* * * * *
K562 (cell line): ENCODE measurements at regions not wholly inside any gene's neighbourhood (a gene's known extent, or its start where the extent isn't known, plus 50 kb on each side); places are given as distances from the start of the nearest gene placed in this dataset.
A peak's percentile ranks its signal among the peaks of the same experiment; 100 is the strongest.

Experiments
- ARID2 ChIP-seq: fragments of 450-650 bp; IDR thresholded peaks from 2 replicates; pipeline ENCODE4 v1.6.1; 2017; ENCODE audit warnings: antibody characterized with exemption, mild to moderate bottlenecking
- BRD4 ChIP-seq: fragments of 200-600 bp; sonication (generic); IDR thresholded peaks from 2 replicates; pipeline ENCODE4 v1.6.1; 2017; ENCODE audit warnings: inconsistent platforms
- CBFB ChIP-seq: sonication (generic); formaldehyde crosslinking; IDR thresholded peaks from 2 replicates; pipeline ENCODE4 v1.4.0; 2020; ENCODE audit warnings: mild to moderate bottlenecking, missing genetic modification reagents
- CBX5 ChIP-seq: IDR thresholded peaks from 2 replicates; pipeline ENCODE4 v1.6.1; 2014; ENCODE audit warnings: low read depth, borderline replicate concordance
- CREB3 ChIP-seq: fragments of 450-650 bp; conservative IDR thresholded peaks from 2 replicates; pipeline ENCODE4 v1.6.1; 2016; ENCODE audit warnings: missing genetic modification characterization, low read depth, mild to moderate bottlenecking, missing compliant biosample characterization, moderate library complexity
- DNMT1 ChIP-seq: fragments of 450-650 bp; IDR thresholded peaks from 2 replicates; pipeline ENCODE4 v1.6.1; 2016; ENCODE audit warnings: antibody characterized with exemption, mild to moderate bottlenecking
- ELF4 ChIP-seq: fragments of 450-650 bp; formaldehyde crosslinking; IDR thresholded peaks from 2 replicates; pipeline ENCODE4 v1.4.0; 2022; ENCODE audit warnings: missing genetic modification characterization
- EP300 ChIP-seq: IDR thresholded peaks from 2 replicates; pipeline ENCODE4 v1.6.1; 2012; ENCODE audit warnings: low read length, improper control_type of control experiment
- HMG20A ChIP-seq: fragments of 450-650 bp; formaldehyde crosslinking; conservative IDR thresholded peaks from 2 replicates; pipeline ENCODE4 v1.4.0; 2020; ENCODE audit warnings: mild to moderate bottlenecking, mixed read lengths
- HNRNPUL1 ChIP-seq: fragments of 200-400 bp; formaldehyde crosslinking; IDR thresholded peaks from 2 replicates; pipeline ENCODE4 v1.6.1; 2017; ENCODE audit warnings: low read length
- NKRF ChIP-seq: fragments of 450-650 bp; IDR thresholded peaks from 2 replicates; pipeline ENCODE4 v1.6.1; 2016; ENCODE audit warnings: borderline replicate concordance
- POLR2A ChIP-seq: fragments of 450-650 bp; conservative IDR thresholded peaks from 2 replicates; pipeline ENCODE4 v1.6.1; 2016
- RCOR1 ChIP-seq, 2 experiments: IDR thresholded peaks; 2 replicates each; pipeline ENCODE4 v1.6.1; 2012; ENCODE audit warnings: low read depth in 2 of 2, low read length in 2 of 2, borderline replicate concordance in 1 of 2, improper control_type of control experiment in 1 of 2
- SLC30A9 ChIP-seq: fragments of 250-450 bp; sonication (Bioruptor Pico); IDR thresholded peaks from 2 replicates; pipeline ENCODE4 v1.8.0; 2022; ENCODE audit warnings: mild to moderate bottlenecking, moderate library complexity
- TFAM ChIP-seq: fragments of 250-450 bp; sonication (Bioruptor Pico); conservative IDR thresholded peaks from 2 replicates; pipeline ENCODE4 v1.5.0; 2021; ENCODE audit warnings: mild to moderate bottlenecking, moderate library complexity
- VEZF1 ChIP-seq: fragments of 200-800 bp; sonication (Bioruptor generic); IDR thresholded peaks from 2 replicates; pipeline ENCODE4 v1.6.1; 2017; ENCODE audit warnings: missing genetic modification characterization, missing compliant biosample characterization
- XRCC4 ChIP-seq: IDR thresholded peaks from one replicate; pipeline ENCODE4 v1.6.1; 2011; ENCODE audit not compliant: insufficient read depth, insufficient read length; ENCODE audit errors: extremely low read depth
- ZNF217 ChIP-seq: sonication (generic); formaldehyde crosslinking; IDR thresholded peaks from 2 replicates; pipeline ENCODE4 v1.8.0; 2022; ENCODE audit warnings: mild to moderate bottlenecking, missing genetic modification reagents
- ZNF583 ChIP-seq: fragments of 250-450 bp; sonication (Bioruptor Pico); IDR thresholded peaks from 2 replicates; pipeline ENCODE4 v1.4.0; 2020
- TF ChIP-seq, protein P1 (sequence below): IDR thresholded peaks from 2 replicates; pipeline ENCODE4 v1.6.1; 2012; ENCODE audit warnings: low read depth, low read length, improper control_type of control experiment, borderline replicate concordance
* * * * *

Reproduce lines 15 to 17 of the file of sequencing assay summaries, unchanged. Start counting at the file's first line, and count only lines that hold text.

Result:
- POLR2A ChIP-seq: fragments of 450-650 bp; conservative IDR thresholded peaks from 2 replicates; pipeline ENCODE4 v1.6.1; 2016
- RCOR1 ChIP-seq, 2 experiments: IDR thresholded peaks; 2 replicates each; pipeline ENCODE4 v1.6.1; 2012; ENCODE audit warnings: low read depth in 2 of 2, low read length in 2 of 2, borderline replicate concordance in 1 of 2, improper control_type of control experiment in 1 of 2
- SLC30A9 ChIP-seq: fragments of 250-450 bp; sonication (Bioruptor Pico); IDR thresholded peaks from 2 replicates; pipeline ENCODE4 v1.8.0; 2022; ENCODE audit warnings: mild to moderate bottlenecking, moderate library complexity